1. The Baker's Hotline

      You can use an offset spatula (or a similar tool) to spread the garlic on the rolled out dough. If you find that the dough is too soft and snags when you try to spread the garlic, you can also try tossing the minced garlic with the cheese before sprinkling the cheese on top of the dough. Happy baking! Kye@KAF

  5. Linda

    Baked as the recipe detailed and result was excellent, very tasty. I would also want to add olives and experiment with different cheese next time I make this bread.

  6. Carole

    Hi, what do you think about making it the day before you need it, and putting it in the fridge for the 2nd rise? Then baking it the next day?

    1. The Baker's Hotline

      Hi Carole, because of the unique way the Pane Bianco dough is sliced and shaped, we recommend baking the dough the same day that it’s shaped. Otherwise, all the yummy fillings tend to spill out and the loaf loses its shape as it rests for an extended period of time. If you’d like to do some of the prep work ahead of time, consider mixing up the dough and letting it rise in the fridge overnight. The next day, shape and bake as directed in the recipe, allowing the dough to rise for longer if necessary to account for the cold dough. Happy baking! Kye@KAF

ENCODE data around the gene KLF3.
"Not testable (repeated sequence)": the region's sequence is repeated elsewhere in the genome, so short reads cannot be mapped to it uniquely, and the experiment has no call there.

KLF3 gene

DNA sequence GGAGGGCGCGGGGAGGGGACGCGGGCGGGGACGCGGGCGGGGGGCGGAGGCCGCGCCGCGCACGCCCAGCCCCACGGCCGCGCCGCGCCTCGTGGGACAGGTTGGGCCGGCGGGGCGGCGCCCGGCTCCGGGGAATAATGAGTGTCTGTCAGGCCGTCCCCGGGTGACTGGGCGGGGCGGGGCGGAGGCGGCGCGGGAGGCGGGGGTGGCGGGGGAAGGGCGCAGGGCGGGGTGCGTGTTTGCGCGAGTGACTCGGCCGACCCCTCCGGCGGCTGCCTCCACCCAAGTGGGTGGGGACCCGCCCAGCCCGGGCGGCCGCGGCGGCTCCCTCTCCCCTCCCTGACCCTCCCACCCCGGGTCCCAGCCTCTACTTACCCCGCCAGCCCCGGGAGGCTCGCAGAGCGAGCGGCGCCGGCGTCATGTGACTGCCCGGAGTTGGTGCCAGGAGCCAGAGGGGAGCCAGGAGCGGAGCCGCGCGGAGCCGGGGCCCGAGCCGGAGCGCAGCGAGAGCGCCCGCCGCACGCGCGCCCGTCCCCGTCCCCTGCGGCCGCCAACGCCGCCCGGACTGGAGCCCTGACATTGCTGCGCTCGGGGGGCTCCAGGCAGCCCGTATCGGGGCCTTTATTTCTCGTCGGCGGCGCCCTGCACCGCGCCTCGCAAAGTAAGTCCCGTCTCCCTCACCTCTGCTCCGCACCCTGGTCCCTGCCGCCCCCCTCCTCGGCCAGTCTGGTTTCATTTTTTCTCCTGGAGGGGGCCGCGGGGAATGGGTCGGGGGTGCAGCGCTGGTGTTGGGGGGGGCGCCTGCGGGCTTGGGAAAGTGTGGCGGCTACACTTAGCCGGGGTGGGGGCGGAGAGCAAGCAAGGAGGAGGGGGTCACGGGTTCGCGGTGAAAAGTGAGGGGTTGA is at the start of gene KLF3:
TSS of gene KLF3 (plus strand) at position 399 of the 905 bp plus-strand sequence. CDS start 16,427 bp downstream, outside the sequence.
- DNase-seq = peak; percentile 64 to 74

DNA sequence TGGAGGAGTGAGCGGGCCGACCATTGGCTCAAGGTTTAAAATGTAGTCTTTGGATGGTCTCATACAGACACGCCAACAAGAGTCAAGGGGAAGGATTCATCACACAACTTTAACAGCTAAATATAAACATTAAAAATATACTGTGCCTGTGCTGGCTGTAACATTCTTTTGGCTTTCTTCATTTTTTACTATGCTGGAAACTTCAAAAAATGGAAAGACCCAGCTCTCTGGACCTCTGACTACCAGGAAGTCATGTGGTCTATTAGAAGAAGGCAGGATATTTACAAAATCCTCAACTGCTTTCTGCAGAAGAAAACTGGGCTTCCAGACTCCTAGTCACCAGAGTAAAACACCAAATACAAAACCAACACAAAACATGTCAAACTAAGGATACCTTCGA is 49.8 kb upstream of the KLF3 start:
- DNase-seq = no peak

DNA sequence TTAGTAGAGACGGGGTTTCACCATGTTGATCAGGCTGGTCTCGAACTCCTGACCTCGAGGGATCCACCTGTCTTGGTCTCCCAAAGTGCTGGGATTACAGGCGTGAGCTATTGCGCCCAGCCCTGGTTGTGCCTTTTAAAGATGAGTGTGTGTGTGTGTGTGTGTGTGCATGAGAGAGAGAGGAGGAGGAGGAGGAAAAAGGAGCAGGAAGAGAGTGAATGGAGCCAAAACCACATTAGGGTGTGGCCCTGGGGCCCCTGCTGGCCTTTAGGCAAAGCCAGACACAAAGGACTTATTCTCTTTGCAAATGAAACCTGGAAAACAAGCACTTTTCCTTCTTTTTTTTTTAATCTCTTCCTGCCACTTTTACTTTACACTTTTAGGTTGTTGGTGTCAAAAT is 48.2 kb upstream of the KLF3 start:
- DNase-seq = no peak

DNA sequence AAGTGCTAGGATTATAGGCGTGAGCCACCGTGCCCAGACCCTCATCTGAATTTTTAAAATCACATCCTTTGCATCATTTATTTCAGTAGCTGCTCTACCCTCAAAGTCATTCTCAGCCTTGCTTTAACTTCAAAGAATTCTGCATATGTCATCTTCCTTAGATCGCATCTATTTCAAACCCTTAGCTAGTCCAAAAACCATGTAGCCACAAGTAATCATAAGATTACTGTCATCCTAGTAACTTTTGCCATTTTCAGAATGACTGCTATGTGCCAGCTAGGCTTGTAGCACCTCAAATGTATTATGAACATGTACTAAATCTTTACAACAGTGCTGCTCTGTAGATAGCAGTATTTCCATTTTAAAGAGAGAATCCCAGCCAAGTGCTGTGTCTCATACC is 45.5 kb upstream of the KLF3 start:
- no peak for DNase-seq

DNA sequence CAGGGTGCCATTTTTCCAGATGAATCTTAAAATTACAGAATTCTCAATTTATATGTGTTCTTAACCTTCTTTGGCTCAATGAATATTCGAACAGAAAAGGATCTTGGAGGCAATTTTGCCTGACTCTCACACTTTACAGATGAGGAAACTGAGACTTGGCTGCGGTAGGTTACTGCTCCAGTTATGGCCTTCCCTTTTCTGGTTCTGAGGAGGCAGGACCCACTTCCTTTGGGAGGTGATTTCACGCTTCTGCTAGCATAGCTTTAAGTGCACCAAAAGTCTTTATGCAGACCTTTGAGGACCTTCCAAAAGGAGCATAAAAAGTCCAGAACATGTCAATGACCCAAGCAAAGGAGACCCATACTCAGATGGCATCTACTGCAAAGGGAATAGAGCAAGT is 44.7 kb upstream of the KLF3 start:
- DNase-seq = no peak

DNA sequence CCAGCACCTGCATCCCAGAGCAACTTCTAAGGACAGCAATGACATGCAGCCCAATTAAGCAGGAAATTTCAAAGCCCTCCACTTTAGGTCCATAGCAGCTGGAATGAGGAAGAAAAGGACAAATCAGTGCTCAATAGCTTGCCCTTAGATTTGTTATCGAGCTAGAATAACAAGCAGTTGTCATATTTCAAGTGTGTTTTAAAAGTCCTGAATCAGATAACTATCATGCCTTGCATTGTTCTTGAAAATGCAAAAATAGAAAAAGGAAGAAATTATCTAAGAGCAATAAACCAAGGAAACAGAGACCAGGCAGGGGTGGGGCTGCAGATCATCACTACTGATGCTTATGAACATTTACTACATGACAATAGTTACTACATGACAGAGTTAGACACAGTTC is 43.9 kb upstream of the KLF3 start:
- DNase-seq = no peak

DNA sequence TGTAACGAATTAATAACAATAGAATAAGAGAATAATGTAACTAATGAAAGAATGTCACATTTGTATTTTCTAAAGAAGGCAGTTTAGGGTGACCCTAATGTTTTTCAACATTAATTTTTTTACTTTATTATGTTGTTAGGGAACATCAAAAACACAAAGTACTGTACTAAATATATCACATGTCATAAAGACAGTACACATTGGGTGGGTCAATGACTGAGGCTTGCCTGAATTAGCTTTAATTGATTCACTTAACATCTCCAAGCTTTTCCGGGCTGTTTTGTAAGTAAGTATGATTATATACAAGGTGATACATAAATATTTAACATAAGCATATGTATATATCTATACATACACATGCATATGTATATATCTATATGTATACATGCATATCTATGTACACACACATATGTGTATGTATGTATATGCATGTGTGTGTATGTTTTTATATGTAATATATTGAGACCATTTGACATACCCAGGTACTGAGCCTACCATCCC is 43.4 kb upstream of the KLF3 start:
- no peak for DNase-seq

7. Rockyrd

    Hi KAF,
    Thanks for another great recipe idea. I made this yesterday for a dinner party and everyone loved it. As always, your explanations and photos were perfect. It did look beautiful too. I added sesame seed to the top. My only comment would be that is was a bit “cheap” on the filling. You did say not to overstuff it but it needs something more. Maybe I will do olives as suggested in it next time or some diced pepperoni or something else to jazz it up. We are used to the stuffed crusty breads from NJ that are overfilled and leaking out oils from the deli meats etc they put in them.

    1. The Baker's Hotline

      We wouldn’t want you serving a “cheap” baked good, now would we? You’re more than welcome to increase the quantity of ingredients in the filling of this bread (and/or add a few extra additions like olives and feta). We just warn bakers not to fill the dough too much, as it tends to spill open when the log is cut if it’s holding lots of heavy ingredients. Placing the whole swirl of filled dough in a 9″ by 13″ pan can sometimes help hold in all the deliciousness, if you find that your Pane Bianco is opening up while it bakes (due to a few extra toppings). Enjoy! Kye@KAF